Brother, who is married and lives in Australia, has just had his 60th birthday, and, as requested, has sent me a very nice family photo including his wife and children. I was almost tempted to ask him why the photo did not come upside down, but that is too corny even for me!
He went to the antipodes on UK Decimalisation Day (probably to escape the horrible word, PENCE), and thinks nothing of the long flights back for funerals. It is strange to note that even with being so close as children, who played well together, we have spent most of our lives as far apart as is presently possible, and have built-up relationships, and pursued careers unknown and un-connected to one another.
Yet when we do meet again, we seem to just settle-in again as if nothing had happened.
There is one other interesting point. When writing the obituary for our mother, I e-mailed him to see if there were any specific points or memories he wanted brought to mind, and he sent me over his version of our childhood. There were some important points on which the facts seemed to differ from my recollection and diary, but at this stage in our lives it makes no difference, but does show that we can observe happenings from different viewpoints, and carry that view all our lives.
We still hope that we might take the long journey over, and resolve who was right about the various parts of our childhood, if someone could knock me out for the 36 hours of travelling!
Yesterday I reached the age of ‘thrice-21’, which sounds less old than 63. I got lovely simple presents, such as a pair of posh blue walking boots from Daughter (will I ever wear them out at my age?), a modern shirt and after-shave from Son (to try to keep me trendy?), and from Young Lady of the House, a six-CD collection of Scottish comedy and two books of humour (to try to keep me sweet?).
We didn’t go out for a meal, but had a glorious Indian carry-out (good typical Scottish food, then?) and a blether. We are seeing more of both of them just now, and it is great sitting down as four adults without having to tell them to ‘take their elbows off the table’, or ‘don’t gulp your food’, or ‘eat your greens’.
I feel for those with young ones at the table, who have to be fed, or who insist on feeding themselves (or the dog), or who can effectively put food on walls, floor, even ceiling, with a well-placed fist into the middle of a dinner-plate.
Never mind, they do get better….I suppose the next thing is when I become cantankerous and may well end-up emulating the above-mentioned children!
Until then I will try to behave at table and act like a grown-up…..which I suppose I am!
Evensong at the Cathedral was special tonight…. the choir numbered 50, of present and past choristers who had gathered together to celebrate. The music was selected by Bernard Porter, a previous organist who was 80 years old this weekend, but certainly does not look it!
He was a pleasure to sing under, with gentle criticism and much praise, a wonderful musical knowledge, but who used and practised his skill and craft with a wonderful under-stating. The youngest and most inexperienced chorister gained from being with him, and even those of who have sung for many years still came away knowing a little more about the works we were singing.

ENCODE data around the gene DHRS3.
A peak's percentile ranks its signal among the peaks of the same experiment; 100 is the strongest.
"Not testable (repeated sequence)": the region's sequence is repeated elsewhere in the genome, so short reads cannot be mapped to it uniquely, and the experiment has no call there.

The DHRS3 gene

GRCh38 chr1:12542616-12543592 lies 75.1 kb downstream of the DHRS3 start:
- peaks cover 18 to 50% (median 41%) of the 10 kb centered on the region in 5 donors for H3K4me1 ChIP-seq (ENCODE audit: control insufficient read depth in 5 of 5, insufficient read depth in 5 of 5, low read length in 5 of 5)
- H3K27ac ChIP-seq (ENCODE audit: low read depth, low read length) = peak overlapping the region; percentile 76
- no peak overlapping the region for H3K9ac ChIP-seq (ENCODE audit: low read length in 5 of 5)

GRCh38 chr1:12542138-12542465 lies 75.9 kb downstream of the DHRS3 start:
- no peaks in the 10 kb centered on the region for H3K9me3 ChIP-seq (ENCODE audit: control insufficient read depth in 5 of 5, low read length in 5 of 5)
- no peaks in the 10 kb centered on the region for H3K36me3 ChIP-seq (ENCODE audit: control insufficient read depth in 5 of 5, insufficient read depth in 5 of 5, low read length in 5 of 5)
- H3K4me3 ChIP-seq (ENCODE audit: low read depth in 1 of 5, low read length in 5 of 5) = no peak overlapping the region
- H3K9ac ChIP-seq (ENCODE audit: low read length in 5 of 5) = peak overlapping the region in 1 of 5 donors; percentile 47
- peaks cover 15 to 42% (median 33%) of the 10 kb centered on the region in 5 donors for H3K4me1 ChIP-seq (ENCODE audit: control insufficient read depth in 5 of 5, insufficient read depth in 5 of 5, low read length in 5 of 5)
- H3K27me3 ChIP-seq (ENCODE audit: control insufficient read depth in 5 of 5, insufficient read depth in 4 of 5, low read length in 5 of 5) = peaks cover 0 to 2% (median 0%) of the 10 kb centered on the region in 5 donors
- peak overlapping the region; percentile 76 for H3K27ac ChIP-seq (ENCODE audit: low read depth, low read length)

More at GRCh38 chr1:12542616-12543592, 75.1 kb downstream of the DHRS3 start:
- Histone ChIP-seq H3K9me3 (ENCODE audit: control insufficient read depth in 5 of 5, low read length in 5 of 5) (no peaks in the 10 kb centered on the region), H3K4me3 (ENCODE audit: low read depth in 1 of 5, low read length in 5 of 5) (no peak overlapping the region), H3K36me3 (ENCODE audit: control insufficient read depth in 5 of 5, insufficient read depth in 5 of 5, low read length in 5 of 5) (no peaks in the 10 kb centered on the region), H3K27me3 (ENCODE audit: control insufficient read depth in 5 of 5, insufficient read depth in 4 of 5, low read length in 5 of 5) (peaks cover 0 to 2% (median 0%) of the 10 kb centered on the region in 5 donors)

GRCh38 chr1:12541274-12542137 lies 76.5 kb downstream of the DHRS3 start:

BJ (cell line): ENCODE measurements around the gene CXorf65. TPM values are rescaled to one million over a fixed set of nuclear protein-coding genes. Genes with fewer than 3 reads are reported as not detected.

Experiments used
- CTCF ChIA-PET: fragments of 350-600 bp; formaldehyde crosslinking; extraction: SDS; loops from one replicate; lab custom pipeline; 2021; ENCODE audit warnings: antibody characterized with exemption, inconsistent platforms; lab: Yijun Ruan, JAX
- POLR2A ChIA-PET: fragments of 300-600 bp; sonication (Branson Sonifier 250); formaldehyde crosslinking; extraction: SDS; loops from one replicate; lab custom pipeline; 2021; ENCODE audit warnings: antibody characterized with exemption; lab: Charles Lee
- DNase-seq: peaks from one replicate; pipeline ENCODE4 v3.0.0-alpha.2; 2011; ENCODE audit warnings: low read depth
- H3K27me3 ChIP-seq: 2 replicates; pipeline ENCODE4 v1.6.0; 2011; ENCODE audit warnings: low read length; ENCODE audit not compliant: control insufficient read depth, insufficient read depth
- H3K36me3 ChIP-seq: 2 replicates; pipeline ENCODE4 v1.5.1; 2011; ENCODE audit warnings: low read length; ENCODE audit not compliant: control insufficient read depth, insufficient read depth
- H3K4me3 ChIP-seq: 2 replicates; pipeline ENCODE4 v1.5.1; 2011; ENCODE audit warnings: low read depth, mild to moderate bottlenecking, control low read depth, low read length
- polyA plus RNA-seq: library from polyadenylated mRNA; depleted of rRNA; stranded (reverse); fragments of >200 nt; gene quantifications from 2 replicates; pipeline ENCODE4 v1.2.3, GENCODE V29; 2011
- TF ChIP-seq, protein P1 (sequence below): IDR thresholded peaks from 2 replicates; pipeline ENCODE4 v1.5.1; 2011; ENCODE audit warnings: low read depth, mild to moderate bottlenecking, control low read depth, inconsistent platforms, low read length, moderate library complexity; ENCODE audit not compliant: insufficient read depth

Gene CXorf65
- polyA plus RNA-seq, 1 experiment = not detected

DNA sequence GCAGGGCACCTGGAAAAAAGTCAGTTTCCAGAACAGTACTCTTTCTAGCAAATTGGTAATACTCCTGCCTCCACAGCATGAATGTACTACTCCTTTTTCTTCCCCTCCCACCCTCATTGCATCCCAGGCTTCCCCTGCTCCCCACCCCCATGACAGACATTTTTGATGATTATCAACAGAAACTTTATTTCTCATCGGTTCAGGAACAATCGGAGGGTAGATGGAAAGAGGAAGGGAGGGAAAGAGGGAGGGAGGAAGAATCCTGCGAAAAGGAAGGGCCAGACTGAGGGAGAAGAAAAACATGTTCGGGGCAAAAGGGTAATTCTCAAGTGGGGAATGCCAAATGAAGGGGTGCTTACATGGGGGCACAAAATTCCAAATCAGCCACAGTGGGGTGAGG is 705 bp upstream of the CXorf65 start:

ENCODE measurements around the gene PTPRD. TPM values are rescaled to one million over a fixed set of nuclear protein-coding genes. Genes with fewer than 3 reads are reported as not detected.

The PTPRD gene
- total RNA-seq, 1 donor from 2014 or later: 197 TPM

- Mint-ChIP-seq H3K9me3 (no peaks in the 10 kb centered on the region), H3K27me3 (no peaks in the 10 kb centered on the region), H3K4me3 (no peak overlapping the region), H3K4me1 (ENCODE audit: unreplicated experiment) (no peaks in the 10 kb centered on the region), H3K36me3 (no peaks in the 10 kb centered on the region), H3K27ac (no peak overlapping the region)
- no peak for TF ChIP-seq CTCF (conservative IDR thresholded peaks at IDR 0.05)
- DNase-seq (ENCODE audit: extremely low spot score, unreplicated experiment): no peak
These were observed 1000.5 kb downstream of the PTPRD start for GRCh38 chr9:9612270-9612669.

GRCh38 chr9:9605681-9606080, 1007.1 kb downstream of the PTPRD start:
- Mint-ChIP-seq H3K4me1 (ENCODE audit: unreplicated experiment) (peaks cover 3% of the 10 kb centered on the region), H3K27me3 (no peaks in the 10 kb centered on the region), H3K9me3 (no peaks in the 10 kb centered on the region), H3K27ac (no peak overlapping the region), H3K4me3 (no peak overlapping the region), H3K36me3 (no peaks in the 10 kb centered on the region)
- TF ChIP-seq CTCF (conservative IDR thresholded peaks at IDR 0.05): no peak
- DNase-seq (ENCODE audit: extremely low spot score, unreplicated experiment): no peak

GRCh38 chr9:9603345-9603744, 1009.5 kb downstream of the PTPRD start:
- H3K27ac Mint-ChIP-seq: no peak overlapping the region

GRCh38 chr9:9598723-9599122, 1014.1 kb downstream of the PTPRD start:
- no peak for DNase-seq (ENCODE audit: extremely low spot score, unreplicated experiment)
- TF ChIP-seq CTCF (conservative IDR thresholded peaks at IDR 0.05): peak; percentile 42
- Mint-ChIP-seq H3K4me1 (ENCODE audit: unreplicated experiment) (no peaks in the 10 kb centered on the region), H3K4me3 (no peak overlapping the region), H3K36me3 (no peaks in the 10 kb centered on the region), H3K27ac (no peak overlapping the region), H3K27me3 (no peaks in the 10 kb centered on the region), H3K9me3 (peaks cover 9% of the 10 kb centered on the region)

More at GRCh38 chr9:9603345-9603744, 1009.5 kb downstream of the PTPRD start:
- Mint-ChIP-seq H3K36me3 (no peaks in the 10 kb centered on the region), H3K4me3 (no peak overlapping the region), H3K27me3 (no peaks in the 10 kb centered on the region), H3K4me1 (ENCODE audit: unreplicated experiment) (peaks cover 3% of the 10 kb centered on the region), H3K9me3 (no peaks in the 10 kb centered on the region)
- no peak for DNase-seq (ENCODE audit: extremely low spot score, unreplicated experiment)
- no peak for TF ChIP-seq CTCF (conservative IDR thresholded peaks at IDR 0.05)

Heavens….this seems terribly like an obituary! No, he is still alive and kicking, with an impish grin. I asked him what he will do for the next 20 years, and he said that it will all seem a bit ‘downhill from now on’. So different from those musicians are so full of themselves, with a puffed-out ego.
So let me add my congratulations…well done Bernard!
Daughter celebrated a rather important birthday yesterday, so as a family we all went out for a meal last night.
It was in a lovely town in Perthshire called Auchterarder (quite difficult for non-Scots to say!…..think of it as Och..terr…arr…dur…). It was at one time, on the main road from Dunblane to Perth, but now is by-passed. It was a good example of ‘ribbon-development’ where houses and shops were strung along both sides of the lovely wide road for over a mile.
In some ways it is a rather un-remarkable town (it does have the snooker player Stephen Hendry as an inhabitant!). But there is a wealth of lovely shops, as it is really the market town for the area, and they are well-worth seeing.
However, a few years ago, we were up seeing Daughter there and I suggested she look for a nice eaterie. She knew that we liked Italian food (but not excluding food from anywhere else!) and discovered Cafe Cento. For those with a classical background (or even a bit of common sense) Cento means 100, in Italian, and the address is at 100 High Street….so it is really easy for me to remember the name and the address at the same time!
The couple who run it are obvious very enthusiastic about it and it deserves to be well used as the food, ambiance and the service are second to none. (Which reminds me, I must give Gordon Ramsay a phone to tell him he has some stiff competition up there)
So if you are heading north and see the sign for Auchterarder, take the time to have a nice evening meal at Cento……honest I have no shares there….would just wish them the best of luck!….Buon Appetito…….